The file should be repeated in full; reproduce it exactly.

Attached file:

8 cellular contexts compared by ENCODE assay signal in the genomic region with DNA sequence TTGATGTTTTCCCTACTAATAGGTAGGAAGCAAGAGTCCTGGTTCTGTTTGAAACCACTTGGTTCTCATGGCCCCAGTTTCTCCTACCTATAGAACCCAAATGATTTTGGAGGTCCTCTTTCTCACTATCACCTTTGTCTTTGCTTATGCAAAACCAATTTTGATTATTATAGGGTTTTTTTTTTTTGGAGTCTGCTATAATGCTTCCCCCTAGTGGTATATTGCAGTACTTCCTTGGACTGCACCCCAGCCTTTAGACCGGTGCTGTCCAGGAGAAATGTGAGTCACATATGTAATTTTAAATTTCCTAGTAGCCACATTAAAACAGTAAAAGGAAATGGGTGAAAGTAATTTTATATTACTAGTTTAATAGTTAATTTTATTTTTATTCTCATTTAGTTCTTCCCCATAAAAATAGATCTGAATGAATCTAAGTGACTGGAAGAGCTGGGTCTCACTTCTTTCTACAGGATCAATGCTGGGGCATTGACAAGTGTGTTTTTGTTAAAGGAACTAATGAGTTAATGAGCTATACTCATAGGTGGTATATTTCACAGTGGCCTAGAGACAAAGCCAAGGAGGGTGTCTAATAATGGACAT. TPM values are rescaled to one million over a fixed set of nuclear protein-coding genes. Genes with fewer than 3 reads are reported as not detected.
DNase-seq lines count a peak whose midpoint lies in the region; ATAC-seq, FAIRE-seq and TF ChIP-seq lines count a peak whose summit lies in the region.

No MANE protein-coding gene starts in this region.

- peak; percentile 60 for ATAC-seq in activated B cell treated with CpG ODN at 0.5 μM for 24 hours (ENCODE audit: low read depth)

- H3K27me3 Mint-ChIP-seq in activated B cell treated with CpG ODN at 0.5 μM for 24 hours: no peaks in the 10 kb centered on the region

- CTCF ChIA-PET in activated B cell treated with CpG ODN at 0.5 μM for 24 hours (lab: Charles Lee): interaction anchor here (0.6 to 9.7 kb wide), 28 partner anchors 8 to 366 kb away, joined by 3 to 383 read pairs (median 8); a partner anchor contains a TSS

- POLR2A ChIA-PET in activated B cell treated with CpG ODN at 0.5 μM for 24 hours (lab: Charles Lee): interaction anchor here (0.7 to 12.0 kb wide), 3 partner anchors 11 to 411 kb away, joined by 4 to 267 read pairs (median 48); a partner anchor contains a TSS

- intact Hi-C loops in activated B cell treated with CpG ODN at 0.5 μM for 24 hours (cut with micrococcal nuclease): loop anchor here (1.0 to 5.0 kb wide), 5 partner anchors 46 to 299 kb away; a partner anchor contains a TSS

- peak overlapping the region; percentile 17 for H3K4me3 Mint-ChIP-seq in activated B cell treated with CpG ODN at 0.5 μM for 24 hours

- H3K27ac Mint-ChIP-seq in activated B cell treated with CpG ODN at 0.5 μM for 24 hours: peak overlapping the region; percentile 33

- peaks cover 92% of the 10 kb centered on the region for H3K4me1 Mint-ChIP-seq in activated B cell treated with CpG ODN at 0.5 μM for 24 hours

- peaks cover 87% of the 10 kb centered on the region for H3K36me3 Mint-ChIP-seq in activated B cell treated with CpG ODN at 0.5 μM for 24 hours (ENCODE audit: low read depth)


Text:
8 cellular contexts compared by ENCODE assay signal in the genomic region with DNA sequence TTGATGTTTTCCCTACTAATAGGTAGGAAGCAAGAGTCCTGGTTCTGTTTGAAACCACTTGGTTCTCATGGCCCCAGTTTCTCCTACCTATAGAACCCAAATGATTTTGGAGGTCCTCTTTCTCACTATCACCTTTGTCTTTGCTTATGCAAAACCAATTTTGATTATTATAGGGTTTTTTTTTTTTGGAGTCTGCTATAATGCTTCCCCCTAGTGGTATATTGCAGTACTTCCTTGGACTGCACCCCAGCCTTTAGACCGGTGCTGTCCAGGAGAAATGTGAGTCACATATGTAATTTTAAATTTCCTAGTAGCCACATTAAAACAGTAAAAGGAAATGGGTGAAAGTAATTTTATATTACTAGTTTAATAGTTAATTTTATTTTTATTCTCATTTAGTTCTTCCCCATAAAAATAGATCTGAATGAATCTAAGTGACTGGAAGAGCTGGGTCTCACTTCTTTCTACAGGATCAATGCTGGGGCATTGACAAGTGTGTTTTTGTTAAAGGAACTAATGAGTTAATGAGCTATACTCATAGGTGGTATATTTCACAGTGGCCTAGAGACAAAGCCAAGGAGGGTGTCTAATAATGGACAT. TPM values are rescaled to one million over a fixed set of nuclear protein-coding genes. Genes with fewer than 3 reads are reported as not detected.
DNase-seq lines count a peak whose midpoint lies in the region; ATAC-seq, FAIRE-seq and TF ChIP-seq lines count a peak whose summit lies in the region.

No MANE protein-coding gene starts in this region.

- peak; percentile 60 for ATAC-seq in activated B cell treated with CpG ODN at 0.5 μM for 24 hours (ENCODE audit: low read depth)

- H3K27me3 Mint-ChIP-seq in activated B cell treated with CpG ODN at 0.5 μM for 24 hours: no peaks in the 10 kb centered on the region

- CTCF ChIA-PET in activated B cell treated with CpG ODN at 0.5 μM for 24 hours (lab: Charles Lee): interaction anchor here (0.6 to 9.7 kb wide), 28 partner anchors 8 to 366 kb away, joined by 3 to 383 read pairs (median 8); a partner anchor contains a TSS

- POLR2A ChIA-PET in activated B cell treated with CpG ODN at 0.5 μM for 24 hours (lab: Charles Lee): interaction anchor here (0.7 to 12.0 kb wide), 3 partner anchors 11 to 411 kb away, joined by 4 to 267 read pairs (median 48); a partner anchor contains a TSS

- intact Hi-C loops in activated B cell treated with CpG ODN at 0.5 μM for 24 hours (cut with micrococcal nuclease): loop anchor here (1.0 to 5.0 kb wide), 5 partner anchors 46 to 299 kb away; a partner anchor contains a TSS

- peak overlapping the region; percentile 17 for H3K4me3 Mint-ChIP-seq in activated B cell treated with CpG ODN at 0.5 μM for 24 hours

- H3K27ac Mint-ChIP-seq in activated B cell treated with CpG ODN at 0.5 μM for 24 hours: peak overlapping the region; percentile 33

- peaks cover 92% of the 10 kb centered on the region for H3K4me1 Mint-ChIP-seq in activated B cell treated with CpG ODN at 0.5 μM for 24 hours

- peaks cover 87% of the 10 kb centered on the region for H3K36me3 Mint-ChIP-seq in activated B cell treated with CpG ODN at 0.5 μM for 24 hours (ENCODE audit: low read depth)